These countries which have managed to keep their c-section rates low face the same issues other European countries do, with more women becoming mothers older and the prevalence of obesity and health complications.

These countries successfully keeping their c-section rates down focus more on higher rates of vaginal births through having strict guidelines about elective c-sections, cultural normalising of vaginal birth, different legal attitude to medical litigation, and access to high quality midwifery led care.

How Do We Get It Right?

The World Health Organization Statement on c-section rates published in 2015 emphasises: “Every effort should be made to provide caesarean sections to women in need, rather than striving to achieve a specific rate”.

In countries with access to high quality maternity care, it is possible to reduce c-section rates. Yet it shouldn’t happen at the cost of increasing rates of instrumental births or other interventions. Reducing c-section rates needs to be safe so women and babies who do need assistance have access to it.

Decreasing c-section rates isn’t as simply as setting a goal and sticking to it. There needs to be a global shift normalising vaginal birth and providing the foundations which make it more achievable, such as continuity of care and high quality independent birth education.

But it’s not enough to simply provide these options, health systems need to develop a culture that genuinely values, promotes, and supports vaginal birth and particularly works to reduce unnecessary c-sections in first time mothers.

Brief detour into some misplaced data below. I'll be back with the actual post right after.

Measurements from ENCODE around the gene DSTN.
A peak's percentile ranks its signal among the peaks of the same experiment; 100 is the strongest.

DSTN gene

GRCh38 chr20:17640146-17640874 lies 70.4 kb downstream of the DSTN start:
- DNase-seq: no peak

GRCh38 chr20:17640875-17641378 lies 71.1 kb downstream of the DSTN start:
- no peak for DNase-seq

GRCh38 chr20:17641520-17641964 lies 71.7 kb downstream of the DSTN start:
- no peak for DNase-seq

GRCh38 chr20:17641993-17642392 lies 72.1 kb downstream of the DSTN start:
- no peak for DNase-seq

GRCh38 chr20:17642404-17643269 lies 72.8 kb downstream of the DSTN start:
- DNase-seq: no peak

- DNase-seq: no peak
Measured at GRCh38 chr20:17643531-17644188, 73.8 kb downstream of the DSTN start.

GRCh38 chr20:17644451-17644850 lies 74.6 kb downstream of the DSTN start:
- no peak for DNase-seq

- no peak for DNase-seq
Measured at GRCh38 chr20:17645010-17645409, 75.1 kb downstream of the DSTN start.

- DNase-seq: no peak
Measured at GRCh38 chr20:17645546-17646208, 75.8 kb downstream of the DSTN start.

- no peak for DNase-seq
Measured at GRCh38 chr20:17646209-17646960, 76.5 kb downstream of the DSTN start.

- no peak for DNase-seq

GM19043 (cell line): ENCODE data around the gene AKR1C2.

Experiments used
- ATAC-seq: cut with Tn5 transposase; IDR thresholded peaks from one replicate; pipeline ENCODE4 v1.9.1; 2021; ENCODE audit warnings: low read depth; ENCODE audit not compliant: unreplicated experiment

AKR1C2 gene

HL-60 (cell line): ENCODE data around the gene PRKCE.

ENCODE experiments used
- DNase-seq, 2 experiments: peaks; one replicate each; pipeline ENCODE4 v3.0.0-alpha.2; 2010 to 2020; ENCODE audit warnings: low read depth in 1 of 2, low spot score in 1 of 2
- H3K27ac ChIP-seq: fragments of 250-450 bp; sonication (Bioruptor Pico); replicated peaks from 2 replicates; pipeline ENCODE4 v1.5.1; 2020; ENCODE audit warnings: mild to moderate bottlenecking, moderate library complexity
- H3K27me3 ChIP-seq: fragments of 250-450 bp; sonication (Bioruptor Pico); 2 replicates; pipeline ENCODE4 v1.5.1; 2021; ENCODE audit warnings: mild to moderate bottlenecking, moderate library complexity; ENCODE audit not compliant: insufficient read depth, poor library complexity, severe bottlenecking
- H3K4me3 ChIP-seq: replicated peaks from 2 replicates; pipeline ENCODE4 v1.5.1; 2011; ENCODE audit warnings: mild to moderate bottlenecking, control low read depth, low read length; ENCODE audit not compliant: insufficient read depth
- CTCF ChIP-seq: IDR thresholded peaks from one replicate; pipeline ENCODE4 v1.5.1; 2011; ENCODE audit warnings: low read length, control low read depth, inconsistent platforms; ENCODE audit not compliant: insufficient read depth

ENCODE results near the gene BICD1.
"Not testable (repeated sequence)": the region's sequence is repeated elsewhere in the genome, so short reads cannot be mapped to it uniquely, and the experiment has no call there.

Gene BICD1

High income countries around the world have decreased or controlled their c-section rate to what is considered an acceptable level, reducing the risks of unnecessary surgery to mothers and babies. Vaginal birth is the normal outcome of a healthy, low risk pregnancy which women shouldn’t have to fight to achieve.

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Sam McCulloch Dip CBEd CONTRIBUTOR

Sam McCulloch enjoys talking so much about birth that she decided to become a birth educator and doula, supporting parents in making informed choices about their birth experience. In her spare time she watches Downton Abbey and has numerous creative projects on the go. She is mother to three beautiful little humans.


One comment

  1. Dear Concern!

    This is Sardar Younus, Technology Expert, Access to Information Programme, Prime Minister’s Office.
    Look like you forgot the name of my country Bangladesh! Do you know in Bangladesh C-Section rate is about 80%!!! Unbelievable ?!! My wife is in the last stage of her pregnancy [39 weeks], I’m still searching for a safe place for normal delivery. My wife is an Air Hostess of Bangladesh Biman, and she wants a normal delivery at any cost. But only God knows what happens to our fate. Just few days back Prothom-Alo [Most popular newspaper] newspaper published an article on this heading as “Birth as Business”.

    Regards,
    Sardar Younus.